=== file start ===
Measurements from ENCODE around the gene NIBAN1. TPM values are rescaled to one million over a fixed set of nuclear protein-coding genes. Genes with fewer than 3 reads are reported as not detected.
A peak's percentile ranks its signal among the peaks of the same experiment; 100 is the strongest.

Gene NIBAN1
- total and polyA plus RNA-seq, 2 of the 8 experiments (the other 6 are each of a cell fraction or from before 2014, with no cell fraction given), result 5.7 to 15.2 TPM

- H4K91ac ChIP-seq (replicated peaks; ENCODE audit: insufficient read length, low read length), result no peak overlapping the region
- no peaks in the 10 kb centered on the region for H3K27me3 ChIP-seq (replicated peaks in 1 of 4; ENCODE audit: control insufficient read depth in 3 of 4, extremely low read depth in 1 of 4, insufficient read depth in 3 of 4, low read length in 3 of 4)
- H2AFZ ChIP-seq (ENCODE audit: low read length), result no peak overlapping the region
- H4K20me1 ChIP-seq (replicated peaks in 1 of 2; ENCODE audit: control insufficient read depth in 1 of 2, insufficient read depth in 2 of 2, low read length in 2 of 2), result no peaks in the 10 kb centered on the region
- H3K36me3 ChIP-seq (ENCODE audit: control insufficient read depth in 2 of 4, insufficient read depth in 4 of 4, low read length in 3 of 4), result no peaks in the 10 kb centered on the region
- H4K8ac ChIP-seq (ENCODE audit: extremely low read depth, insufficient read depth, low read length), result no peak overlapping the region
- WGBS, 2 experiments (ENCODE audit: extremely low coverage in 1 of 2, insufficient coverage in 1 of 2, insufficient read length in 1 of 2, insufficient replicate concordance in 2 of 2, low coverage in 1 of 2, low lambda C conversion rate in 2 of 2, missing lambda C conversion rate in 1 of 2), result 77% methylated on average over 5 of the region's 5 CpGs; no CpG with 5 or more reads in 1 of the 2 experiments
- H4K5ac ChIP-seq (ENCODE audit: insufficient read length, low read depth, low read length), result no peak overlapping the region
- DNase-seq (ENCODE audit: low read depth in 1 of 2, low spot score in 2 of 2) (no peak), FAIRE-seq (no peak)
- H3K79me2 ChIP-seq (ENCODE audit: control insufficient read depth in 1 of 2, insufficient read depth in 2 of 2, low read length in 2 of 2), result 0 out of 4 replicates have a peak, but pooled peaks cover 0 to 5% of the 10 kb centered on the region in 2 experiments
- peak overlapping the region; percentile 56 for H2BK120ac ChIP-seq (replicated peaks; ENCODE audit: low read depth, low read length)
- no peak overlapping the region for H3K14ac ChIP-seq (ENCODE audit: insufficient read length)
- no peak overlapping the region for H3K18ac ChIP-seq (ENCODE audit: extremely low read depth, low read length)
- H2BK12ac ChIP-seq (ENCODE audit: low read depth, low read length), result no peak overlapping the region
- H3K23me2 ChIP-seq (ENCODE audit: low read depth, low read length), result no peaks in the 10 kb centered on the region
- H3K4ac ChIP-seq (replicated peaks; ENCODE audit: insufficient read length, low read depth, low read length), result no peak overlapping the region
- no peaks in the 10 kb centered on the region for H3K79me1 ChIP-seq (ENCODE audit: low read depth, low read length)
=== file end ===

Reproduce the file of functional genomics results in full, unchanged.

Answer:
Measurements from ENCODE around the gene NIBAN1. TPM values are rescaled to one million over a fixed set of nuclear protein-coding genes. Genes with fewer than 3 reads are reported as not detected.
A peak's percentile ranks its signal among the peaks of the same experiment; 100 is the strongest.

Gene NIBAN1
- total and polyA plus RNA-seq, 2 of the 8 experiments (the other 6 are each of a cell fraction or from before 2014, with no cell fraction given), result 5.7 to 15.2 TPM

- H4K91ac ChIP-seq (replicated peaks; ENCODE audit: insufficient read length, low read length), result no peak overlapping the region
- no peaks in the 10 kb centered on the region for H3K27me3 ChIP-seq (replicated peaks in 1 of 4; ENCODE audit: control insufficient read depth in 3 of 4, extremely low read depth in 1 of 4, insufficient read depth in 3 of 4, low read length in 3 of 4)
- H2AFZ ChIP-seq (ENCODE audit: low read length), result no peak overlapping the region
- H4K20me1 ChIP-seq (replicated peaks in 1 of 2; ENCODE audit: control insufficient read depth in 1 of 2, insufficient read depth in 2 of 2, low read length in 2 of 2), result no peaks in the 10 kb centered on the region
- H3K36me3 ChIP-seq (ENCODE audit: control insufficient read depth in 2 of 4, insufficient read depth in 4 of 4, low read length in 3 of 4), result no peaks in the 10 kb centered on the region
- H4K8ac ChIP-seq (ENCODE audit: extremely low read depth, insufficient read depth, low read length), result no peak overlapping the region
- WGBS, 2 experiments (ENCODE audit: extremely low coverage in 1 of 2, insufficient coverage in 1 of 2, insufficient read length in 1 of 2, insufficient replicate concordance in 2 of 2, low coverage in 1 of 2, low lambda C conversion rate in 2 of 2, missing lambda C conversion rate in 1 of 2), result 77% methylated on average over 5 of the region's 5 CpGs; no CpG with 5 or more reads in 1 of the 2 experiments
- H4K5ac ChIP-seq (ENCODE audit: insufficient read length, low read depth, low read length), result no peak overlapping the region
- DNase-seq (ENCODE audit: low read depth in 1 of 2, low spot score in 2 of 2) (no peak), FAIRE-seq (no peak)
- H3K79me2 ChIP-seq (ENCODE audit: control insufficient read depth in 1 of 2, insufficient read depth in 2 of 2, low read length in 2 of 2), result 0 out of 4 replicates have a peak, but pooled peaks cover 0 to 5% of the 10 kb centered on the region in 2 experiments
- peak overlapping the region; percentile 56 for H2BK120ac ChIP-seq (replicated peaks; ENCODE audit: low read depth, low read length)
- no peak overlapping the region for H3K14ac ChIP-seq (ENCODE audit: insufficient read length)
- no peak overlapping the region for H3K18ac ChIP-seq (ENCODE audit: extremely low read depth, low read length)
- H2BK12ac ChIP-seq (ENCODE audit: low read depth, low read length), result no peak overlapping the region
- H3K23me2 ChIP-seq (ENCODE audit: low read depth, low read length), result no peaks in the 10 kb centered on the region
- H3K4ac ChIP-seq (replicated peaks; ENCODE audit: insufficient read length, low read depth, low read length), result no peak overlapping the region
- no peaks in the 10 kb centered on the region for H3K79me1 ChIP-seq (ENCODE audit: low read depth, low read length)